bolster Definition

  • 1to support or strengthen something
  • 2a long, narrow cushion or pillow

Using bolster: Examples

Take a moment to familiarize yourself with how "bolster" can be used in various situations through the following examples!

  • Example

    The government is taking action to bolster the economy.

  • Example

    She tried to bolster my confidence by telling me I could do it.

  • Example

    He used a bolster to prop up the sagging mattress.

  • Example

    I need a bolster for my yoga practice.

bolster Synonyms and Antonyms

Synonyms for bolster

Antonyms for bolster

Idioms Using bolster

  • to increase the number of people in a group or organization


    The company is looking to bolster its ranks with new hires.

  • bolster one's case

    to provide additional evidence or arguments in support of one's position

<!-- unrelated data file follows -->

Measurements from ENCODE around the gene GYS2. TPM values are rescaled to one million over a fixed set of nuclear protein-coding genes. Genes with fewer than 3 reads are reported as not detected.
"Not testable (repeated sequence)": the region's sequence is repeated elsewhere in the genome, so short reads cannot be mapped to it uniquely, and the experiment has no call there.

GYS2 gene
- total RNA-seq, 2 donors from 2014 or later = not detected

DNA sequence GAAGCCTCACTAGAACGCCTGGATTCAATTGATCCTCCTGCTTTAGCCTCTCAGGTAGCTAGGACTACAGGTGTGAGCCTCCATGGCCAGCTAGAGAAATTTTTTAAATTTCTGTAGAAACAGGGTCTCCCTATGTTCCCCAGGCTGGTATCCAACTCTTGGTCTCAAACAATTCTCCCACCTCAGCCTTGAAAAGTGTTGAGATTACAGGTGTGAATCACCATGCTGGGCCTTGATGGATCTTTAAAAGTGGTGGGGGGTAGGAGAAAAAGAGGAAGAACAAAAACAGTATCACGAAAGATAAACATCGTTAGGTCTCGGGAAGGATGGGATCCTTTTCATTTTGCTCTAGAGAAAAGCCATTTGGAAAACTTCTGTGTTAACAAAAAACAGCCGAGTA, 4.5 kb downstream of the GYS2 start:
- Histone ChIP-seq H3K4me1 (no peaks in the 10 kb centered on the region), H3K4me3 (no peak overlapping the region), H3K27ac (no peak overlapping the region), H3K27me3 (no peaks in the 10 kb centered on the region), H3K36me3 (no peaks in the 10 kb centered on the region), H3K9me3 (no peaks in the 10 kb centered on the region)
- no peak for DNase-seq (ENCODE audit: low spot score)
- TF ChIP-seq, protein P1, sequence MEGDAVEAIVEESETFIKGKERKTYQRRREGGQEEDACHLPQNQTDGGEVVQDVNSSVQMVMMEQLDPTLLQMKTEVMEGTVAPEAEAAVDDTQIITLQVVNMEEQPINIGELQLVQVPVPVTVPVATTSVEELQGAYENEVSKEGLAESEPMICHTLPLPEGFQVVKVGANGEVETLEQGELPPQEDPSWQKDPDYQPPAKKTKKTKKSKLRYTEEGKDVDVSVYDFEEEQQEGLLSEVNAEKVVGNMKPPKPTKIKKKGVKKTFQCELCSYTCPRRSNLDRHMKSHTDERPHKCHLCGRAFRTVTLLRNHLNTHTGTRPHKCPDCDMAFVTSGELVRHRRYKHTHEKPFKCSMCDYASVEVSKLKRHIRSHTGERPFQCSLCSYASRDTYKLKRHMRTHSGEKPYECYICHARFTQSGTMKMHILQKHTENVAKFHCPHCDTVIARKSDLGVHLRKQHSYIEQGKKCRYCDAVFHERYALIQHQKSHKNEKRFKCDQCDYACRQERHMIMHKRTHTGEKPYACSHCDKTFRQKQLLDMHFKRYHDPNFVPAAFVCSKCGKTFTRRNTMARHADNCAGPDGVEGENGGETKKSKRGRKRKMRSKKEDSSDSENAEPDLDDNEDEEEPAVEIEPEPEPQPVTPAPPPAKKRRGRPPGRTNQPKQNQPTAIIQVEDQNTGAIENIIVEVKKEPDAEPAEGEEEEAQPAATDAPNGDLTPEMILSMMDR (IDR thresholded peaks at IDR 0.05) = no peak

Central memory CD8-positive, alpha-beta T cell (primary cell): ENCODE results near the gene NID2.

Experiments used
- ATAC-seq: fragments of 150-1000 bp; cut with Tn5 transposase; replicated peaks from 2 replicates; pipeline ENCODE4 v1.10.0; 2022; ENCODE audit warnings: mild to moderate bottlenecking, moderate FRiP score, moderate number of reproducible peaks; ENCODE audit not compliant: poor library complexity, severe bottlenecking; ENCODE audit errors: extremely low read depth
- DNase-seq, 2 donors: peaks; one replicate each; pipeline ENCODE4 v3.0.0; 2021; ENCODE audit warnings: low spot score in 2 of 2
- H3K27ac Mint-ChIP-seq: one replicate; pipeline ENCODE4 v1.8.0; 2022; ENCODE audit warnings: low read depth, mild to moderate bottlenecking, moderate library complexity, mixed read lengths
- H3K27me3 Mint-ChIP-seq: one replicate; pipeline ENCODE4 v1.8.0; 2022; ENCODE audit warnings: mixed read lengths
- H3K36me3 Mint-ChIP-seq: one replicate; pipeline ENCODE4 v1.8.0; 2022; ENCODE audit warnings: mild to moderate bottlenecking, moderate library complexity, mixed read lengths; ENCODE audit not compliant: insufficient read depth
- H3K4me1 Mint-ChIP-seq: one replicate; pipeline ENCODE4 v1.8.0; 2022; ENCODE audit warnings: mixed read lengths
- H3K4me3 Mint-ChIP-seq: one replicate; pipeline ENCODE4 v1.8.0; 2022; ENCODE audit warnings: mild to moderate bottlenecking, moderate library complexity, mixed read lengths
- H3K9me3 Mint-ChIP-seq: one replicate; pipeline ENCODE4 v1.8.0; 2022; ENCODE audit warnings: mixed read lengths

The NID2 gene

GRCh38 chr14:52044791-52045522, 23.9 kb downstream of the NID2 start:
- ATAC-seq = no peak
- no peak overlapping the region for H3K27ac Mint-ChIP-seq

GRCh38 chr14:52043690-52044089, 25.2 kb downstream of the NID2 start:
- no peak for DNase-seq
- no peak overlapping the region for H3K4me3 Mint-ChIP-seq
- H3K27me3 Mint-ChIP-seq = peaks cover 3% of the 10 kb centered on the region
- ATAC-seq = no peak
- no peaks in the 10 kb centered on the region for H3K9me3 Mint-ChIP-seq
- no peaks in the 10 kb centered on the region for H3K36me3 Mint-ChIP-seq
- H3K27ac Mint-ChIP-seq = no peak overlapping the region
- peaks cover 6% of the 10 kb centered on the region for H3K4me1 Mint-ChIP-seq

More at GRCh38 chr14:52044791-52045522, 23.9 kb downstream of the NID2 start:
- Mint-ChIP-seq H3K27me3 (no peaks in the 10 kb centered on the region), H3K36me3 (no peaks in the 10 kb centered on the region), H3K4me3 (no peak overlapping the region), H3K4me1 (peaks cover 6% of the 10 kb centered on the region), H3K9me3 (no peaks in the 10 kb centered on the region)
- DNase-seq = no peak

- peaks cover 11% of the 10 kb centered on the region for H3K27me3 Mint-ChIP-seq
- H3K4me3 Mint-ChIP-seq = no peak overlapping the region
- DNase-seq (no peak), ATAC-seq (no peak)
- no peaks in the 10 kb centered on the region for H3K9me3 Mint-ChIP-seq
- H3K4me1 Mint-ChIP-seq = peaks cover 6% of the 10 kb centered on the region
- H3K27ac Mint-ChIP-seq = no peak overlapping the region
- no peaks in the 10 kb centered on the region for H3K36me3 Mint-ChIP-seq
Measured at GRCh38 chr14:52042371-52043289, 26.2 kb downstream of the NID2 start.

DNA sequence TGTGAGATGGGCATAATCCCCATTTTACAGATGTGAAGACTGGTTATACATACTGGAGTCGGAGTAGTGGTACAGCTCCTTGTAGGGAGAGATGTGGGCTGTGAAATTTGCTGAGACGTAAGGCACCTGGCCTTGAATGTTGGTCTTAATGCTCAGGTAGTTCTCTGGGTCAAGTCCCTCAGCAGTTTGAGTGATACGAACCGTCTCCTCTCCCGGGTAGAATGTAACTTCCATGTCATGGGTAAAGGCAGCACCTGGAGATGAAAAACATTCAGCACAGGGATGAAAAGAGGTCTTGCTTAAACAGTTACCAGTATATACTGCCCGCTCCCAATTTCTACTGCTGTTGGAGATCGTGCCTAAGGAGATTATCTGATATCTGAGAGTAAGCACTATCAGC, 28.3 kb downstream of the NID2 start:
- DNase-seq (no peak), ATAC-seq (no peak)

The lawyer bolstered her case with new testimony from a key witness.

  • to take actions to improve or strengthen the economy


    The government is implementing policies to bolster the economy and create jobs.

Phrases with bolster

  • to support or strengthen something


    We need to bolster up our defenses against cyber attacks.

  • a long, narrow cushion or pillow


    I like to sleep with a bolster pillow under my knees.

  • to increase one's confidence or self-assurance


    Her words of encouragement bolstered my confidence before the big presentation.

Origins of bolster

from Middle English 'bolstre', from Old English 'bolster', meaning 'a cushion, something stuffed with wool'


Summary: bolster in Brief

'Bolster' [ˈbəʊlstə(r)] can be used as a verb or a noun. As a verb, it means to support or strengthen something, as in 'The government is taking action to bolster the economy.' It can also refer to using a long, narrow cushion or pillow, as in 'He used a bolster to prop up the sagging mattress.' 'Bolster' extends into phrases like 'bolster up,' and idioms like 'bolster the ranks,' denoting increasing numbers, and 'bolster one's case,' implying additional evidence.

How do native speakers use this expression?